U.S. and Tunisia Are Fighting Militants Together. Just Don’t Ask Them About It.

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Tunisian marines stood at attention as new ships from the American military arrived at a naval base in Bizerte in 2017.

Two years ago, American Marines battled Al Qaeda militants in western Tunisia along the border with Algeria. A Marine and a Tunisian soldier were wounded and two other Marines were later commended for their valor in the gunfight.

Yet many details of the February 2017 clash remain murky, largely because of the Tunisian government’s political sensitivities over the presence of American forces on their territory.

Publicly, American officials will say only that the battle happened in a North African “host” country. The Tunisian authorities have refused to confirm that anything happened at all.

Last year, when one of the most detailed accounts of the clash to date surfaced in a report in Task & Purpose, a privately owned American website focused on military and veterans affairs, the Tunisian Ministry of Defense was dismissive. It said the “presence of American troops in Tunisia was only for cooperation and training, not conducting operations.”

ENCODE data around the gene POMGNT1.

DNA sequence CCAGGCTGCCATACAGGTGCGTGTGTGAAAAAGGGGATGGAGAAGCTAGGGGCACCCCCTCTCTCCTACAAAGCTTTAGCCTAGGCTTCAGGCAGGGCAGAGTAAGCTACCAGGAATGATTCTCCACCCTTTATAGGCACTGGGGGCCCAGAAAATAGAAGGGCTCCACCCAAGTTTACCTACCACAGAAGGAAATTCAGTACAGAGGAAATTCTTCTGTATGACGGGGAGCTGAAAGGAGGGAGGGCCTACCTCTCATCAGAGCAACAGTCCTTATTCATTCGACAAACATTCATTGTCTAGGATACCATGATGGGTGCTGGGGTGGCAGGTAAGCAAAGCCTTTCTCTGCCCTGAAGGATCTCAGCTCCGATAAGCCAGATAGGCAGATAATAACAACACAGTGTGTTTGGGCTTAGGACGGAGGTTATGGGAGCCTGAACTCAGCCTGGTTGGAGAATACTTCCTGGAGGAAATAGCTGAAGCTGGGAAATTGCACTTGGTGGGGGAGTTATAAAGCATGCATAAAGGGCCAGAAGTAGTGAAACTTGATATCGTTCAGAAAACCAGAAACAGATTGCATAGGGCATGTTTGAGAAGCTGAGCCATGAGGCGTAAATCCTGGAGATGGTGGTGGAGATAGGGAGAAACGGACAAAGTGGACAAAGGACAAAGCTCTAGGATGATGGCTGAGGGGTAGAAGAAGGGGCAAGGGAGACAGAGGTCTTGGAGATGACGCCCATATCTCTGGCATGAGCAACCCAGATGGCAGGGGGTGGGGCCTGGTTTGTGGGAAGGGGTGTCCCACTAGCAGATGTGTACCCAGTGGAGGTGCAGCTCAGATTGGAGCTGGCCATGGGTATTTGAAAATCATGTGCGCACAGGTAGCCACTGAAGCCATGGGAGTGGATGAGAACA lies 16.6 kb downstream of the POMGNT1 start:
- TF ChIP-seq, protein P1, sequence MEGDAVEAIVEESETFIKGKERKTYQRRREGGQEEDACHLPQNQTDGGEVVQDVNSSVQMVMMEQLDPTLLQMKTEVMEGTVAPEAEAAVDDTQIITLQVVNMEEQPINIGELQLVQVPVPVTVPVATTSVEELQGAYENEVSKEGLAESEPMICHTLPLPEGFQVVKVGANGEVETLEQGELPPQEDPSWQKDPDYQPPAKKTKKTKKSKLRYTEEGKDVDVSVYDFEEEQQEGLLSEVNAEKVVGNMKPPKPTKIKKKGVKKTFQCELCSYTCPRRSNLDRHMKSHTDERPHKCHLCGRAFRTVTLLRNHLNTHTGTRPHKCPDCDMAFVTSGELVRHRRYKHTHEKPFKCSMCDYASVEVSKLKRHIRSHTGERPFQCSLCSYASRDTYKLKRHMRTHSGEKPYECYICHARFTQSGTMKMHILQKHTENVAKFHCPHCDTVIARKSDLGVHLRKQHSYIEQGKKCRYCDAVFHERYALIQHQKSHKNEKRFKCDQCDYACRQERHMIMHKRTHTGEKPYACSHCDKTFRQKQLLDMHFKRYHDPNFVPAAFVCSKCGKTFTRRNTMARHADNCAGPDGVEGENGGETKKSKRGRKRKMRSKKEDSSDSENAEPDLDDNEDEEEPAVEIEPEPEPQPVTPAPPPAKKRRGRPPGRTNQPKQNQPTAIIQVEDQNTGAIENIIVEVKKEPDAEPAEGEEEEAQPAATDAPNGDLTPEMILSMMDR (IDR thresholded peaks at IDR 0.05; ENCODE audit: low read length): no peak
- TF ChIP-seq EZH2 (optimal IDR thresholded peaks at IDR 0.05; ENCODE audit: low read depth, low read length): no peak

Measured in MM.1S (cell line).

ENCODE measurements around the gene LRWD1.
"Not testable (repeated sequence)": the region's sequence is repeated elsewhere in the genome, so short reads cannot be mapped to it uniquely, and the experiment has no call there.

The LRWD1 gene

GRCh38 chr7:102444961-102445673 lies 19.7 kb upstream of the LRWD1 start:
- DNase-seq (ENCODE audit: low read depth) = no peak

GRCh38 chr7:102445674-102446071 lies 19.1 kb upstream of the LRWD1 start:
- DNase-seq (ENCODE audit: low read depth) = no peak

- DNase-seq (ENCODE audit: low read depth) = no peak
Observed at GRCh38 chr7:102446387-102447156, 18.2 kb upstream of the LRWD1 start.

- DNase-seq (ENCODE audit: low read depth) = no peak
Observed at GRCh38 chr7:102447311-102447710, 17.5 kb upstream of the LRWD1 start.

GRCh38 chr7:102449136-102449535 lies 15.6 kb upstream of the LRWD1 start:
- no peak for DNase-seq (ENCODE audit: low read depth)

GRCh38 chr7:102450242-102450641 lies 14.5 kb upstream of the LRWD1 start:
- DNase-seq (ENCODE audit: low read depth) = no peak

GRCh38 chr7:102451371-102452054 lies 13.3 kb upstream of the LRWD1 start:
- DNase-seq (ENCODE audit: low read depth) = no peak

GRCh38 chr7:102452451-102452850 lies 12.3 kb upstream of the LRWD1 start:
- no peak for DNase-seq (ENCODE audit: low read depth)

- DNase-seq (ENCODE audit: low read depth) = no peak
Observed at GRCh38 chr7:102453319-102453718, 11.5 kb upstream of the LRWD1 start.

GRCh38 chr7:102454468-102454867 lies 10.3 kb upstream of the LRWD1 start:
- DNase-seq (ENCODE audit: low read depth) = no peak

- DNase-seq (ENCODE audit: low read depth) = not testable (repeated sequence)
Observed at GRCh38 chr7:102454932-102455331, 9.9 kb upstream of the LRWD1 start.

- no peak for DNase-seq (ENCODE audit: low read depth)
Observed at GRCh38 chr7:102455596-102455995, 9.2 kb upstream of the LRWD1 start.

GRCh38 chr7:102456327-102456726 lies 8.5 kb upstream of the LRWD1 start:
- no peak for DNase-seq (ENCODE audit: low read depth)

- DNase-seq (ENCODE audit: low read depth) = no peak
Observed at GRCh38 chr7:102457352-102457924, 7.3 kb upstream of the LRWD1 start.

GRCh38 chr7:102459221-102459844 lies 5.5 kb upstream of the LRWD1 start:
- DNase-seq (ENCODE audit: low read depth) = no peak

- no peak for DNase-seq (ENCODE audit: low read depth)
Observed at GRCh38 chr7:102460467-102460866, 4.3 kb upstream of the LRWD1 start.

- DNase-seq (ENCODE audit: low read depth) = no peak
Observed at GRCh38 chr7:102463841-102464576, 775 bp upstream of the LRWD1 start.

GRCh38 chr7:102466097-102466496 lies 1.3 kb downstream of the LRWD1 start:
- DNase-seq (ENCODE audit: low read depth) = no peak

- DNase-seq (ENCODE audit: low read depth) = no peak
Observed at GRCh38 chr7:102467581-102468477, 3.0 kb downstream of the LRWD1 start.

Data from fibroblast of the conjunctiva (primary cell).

But in fact, the United States and Tunisia have quietly expanded and deepened their security and counterterrorism ties over the past several years, with some 150 Americans training and advising their Tunisian counterparts in one of largest missions of its kind on the African continent, according to American officials.

And the 2017 clash, confirmed by an American official and an American security expert, was a stark example of the risks American forces face in trying to help their North African allies battle Qaeda-linked groups.

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Protesters set cars alight at the United States Embassy parking lot in Tunis in 2012.